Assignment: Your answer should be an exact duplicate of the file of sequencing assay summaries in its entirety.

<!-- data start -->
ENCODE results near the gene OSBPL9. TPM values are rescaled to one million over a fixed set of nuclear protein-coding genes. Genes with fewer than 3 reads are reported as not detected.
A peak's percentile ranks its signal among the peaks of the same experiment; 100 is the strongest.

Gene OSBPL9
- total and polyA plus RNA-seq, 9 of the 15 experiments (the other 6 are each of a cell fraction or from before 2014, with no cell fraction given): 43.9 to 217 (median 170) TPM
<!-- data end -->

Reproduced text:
ENCODE results near the gene OSBPL9. TPM values are rescaled to one million over a fixed set of nuclear protein-coding genes. Genes with fewer than 3 reads are reported as not detected.
A peak's percentile ranks its signal among the peaks of the same experiment; 100 is the strongest.

Gene OSBPL9
- total and polyA plus RNA-seq, 9 of the 15 experiments (the other 6 are each of a cell fraction or from before 2014, with no cell fraction given): 43.9 to 217 (median 170) TPM